Export Control Laws are a set of federal regulations that govern how information and
technologies can be transferred internationally and prohibit certain activities without
a license from the US Government. These prohibitions support US national security
objectives and protect critical US-origin technologies.
The SJSU Division of Research & Innovation is committed to developing and implementing an effective compliance program for RSCA-related export control, and is supporting compliance in alignment with SJSU’s commitment to academic freedom, international collaboration, an non-discrimination.
This commitment is demonstrated in the resources that the Division of R&I has invested in developing, implementing, and maintaining the Research Compliance Unit (RCU) and that unit’s export control function. The RCU has been provided with the tools to manage RSCA-related export control compliance, including training, budgets, and support from senior leadership. We are working to ensure that faculty, staff, and students understand how export laws and regulations affect higher education, and support the internal controls put into place to promote compliance.
However, achieving export control compliance is the joint responsibility of all SJSU faculty, staff, and students. Violations of export control laws and regulations can result in serious fines or penalties, including jail time. I ask each of you to take this matter seriously and support me in this effort. If you have any questions about how export control laws and regulations apply to your RSCA activities, please contact Jessica Trask, the Senior Director of Research Services.
Some examples of activities that may require a license are:
- Any engagement with embargoed or comprehensively sanctioned countries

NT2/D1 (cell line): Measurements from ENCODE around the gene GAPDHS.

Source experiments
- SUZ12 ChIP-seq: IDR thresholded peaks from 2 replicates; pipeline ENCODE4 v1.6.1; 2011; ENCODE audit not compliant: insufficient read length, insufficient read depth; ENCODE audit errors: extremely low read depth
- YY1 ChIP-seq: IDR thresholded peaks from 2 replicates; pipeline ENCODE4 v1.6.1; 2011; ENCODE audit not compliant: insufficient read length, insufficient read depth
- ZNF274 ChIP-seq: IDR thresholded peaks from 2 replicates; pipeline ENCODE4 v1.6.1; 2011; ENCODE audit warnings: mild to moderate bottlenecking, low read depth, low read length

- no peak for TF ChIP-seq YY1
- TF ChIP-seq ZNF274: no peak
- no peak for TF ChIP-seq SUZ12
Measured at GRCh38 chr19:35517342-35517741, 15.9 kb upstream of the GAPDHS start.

The federal government heavily regulates interactions with North Korea, Syria, Iran, Cuba, and specific regions of Ukraine. A license may be required even for teaching or scholarly exchange. Targeted sanctions may also apply to engaging with students and faculty in Russia, China, Venezuela, or other countries.
- Shipping research equipment or samples internationally
Export control laws apply to the export of physical items or the use of those items by foreign nationals.
- Travelling internationally
Hand-carrying items during travel is also an export. Furthermore, export control laws apply to some software and technical data.
- Purchasing controlled items for use in research
Export control laws may restrict the extent to which foreign nationals can use or access certain items, software, or technical data. A Technology Control Plan (TCP) is required to ensure that these items are properly secured.
- Collaborating with international colleagues
International transfers of software or technical data via email or cloud services are still considered exports and may require a license from the federal government.
Please contact Research Compliance for guidance if you encounter any of these situations. Please be aware that license applications can take up to six months for review and approval by the federal government. Engaging in these activities without a license can result in fines, suspension of export privileges or even prison.
Export Controls: A Quick Start Guide
SBIR Tutorial: Introduction to ITAR and the U.S. Munitions List
OFAC Sanctions Lists – Specially Designated Nationals List
OFAC Sanctions Programs and Country Information